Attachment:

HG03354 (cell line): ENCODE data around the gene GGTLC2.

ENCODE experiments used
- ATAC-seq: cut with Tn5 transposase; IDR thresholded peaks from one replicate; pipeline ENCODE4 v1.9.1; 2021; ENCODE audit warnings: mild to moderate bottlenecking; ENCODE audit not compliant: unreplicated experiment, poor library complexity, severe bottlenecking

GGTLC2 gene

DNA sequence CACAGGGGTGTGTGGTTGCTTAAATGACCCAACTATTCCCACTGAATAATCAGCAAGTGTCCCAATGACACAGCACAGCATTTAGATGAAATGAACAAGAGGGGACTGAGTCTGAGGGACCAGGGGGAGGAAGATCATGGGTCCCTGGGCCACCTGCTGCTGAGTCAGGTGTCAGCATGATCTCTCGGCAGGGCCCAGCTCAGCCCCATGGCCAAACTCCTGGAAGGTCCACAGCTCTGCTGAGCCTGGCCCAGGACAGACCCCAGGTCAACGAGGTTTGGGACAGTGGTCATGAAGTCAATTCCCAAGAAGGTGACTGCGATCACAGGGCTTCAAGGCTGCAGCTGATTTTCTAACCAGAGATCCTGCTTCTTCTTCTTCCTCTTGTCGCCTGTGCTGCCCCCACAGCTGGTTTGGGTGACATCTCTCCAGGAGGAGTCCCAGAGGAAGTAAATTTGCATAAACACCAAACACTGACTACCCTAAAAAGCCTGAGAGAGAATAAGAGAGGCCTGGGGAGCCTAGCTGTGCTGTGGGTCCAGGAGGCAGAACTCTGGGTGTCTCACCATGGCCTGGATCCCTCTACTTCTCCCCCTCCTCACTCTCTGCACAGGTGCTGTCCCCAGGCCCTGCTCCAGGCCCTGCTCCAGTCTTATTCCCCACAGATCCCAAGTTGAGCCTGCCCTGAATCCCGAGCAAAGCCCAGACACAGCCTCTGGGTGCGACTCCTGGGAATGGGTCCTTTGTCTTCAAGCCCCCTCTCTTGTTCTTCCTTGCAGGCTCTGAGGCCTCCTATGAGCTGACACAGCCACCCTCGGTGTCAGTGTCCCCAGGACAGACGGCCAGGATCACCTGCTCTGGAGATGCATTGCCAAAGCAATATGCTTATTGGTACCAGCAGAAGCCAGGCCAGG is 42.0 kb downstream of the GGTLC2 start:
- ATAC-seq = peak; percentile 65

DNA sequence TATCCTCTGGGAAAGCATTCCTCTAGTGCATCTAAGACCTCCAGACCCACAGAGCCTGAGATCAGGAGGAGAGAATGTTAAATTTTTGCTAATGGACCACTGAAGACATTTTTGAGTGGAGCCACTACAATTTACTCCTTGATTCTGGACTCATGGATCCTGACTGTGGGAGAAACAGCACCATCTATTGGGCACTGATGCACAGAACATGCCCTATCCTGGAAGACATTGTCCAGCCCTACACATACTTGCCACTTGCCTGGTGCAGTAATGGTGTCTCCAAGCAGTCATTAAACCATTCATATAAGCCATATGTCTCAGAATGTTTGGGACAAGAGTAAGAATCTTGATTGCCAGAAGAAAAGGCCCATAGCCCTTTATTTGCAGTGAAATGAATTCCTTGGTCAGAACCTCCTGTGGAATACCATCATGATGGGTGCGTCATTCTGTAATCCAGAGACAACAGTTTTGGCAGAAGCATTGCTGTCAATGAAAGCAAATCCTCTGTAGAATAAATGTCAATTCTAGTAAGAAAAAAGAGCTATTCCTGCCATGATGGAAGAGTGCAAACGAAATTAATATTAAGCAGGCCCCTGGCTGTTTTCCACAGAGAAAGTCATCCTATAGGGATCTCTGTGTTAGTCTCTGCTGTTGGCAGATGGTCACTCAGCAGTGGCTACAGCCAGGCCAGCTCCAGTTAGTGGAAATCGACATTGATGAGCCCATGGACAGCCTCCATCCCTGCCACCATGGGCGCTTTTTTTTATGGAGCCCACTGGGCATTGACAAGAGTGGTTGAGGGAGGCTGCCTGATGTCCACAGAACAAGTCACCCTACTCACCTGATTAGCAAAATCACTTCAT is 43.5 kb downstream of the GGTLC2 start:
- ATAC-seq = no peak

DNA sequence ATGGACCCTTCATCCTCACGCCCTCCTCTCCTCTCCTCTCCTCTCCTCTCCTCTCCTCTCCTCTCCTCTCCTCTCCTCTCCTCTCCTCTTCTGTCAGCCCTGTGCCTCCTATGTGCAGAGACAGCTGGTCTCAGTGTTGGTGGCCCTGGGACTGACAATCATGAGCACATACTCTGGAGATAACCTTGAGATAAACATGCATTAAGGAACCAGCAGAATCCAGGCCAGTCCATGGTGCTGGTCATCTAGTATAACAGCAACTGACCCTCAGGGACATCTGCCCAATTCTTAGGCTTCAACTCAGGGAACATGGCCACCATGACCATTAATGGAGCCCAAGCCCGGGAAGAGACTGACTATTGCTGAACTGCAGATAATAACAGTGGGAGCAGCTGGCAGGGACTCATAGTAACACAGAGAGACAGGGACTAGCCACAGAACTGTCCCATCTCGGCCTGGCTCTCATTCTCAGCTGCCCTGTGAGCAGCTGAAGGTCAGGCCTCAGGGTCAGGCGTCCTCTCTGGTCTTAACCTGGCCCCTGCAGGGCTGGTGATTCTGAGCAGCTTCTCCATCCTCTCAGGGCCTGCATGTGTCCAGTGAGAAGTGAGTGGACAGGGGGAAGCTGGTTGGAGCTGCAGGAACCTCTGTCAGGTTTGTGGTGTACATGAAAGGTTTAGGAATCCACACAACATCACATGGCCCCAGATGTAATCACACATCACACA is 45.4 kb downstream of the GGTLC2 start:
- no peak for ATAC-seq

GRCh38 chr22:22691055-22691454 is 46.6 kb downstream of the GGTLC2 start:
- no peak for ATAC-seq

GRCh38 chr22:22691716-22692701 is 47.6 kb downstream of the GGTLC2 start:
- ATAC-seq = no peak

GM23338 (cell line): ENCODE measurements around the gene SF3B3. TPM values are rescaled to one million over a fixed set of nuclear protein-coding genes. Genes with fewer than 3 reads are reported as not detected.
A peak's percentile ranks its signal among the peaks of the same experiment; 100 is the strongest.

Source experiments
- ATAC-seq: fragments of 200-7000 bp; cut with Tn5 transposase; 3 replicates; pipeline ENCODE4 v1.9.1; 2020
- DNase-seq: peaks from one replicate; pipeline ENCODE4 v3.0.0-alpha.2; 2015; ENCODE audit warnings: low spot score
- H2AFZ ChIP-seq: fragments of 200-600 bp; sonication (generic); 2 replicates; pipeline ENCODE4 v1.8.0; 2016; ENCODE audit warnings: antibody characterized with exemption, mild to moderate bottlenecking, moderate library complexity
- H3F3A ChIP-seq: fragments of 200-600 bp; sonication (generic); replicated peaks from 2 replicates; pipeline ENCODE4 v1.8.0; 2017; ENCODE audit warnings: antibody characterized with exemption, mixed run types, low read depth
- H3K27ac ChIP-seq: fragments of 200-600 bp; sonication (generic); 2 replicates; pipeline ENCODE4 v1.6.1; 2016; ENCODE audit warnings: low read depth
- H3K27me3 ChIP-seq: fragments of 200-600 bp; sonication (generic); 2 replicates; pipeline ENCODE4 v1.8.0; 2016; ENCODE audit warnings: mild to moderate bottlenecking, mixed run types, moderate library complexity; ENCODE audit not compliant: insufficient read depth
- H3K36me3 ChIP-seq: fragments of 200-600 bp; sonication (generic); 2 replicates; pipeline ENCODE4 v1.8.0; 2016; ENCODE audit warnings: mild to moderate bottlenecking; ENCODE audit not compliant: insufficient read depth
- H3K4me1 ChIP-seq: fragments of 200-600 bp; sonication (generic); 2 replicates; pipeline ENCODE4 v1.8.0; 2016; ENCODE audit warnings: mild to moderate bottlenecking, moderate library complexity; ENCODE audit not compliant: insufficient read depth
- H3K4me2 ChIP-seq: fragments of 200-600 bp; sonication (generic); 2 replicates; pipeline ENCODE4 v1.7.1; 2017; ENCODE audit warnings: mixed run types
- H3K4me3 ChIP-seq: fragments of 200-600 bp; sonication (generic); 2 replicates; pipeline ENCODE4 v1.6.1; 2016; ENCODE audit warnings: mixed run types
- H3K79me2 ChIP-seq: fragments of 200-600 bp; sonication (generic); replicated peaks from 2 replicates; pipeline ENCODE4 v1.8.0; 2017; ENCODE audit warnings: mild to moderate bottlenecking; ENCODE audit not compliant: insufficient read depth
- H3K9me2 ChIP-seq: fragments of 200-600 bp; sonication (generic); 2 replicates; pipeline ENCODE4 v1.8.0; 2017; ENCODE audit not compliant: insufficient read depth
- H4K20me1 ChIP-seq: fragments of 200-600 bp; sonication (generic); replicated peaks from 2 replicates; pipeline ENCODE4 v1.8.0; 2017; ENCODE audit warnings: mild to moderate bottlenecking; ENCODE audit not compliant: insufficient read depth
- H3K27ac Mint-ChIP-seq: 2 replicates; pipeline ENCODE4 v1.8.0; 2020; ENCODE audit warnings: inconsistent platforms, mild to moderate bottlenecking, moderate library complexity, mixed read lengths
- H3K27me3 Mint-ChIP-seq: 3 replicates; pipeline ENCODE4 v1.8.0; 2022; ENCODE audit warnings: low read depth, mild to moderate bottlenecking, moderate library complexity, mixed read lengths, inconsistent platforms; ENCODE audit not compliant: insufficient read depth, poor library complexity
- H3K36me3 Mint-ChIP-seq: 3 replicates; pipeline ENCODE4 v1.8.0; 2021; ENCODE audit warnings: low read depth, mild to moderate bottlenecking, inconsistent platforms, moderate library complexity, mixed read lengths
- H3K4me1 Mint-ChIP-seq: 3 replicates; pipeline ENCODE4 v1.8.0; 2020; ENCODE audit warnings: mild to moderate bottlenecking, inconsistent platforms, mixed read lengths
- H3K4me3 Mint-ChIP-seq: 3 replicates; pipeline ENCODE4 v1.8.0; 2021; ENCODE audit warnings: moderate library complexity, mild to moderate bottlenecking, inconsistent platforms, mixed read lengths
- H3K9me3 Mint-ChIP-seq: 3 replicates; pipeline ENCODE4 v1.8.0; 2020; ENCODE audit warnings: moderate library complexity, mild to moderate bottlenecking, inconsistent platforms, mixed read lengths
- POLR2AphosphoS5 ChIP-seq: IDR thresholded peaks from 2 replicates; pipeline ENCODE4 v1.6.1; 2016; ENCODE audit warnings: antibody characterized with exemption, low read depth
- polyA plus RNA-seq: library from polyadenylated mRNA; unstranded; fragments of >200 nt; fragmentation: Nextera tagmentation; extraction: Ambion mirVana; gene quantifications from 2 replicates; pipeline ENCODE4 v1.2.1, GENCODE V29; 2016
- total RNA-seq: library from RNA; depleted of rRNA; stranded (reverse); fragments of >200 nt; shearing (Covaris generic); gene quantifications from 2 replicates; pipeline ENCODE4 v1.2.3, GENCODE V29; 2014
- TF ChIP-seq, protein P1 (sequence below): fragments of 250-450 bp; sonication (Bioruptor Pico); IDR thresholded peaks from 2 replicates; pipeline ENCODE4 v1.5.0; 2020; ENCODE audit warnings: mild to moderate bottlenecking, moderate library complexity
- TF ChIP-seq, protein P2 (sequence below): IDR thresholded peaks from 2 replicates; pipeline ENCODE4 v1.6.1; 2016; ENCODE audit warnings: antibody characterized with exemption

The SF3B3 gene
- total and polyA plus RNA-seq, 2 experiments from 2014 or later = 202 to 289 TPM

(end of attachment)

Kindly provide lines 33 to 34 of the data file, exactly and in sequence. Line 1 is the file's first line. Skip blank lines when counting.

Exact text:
- H3K36me3 Mint-ChIP-seq: 3 replicates; pipeline ENCODE4 v1.8.0; 2021; ENCODE audit warnings: low read depth, mild to moderate bottlenecking, inconsistent platforms, moderate library complexity, mixed read lengths
- H3K4me1 Mint-ChIP-seq: 3 replicates; pipeline ENCODE4 v1.8.0; 2020; ENCODE audit warnings: mild to moderate bottlenecking, inconsistent platforms, mixed read lengths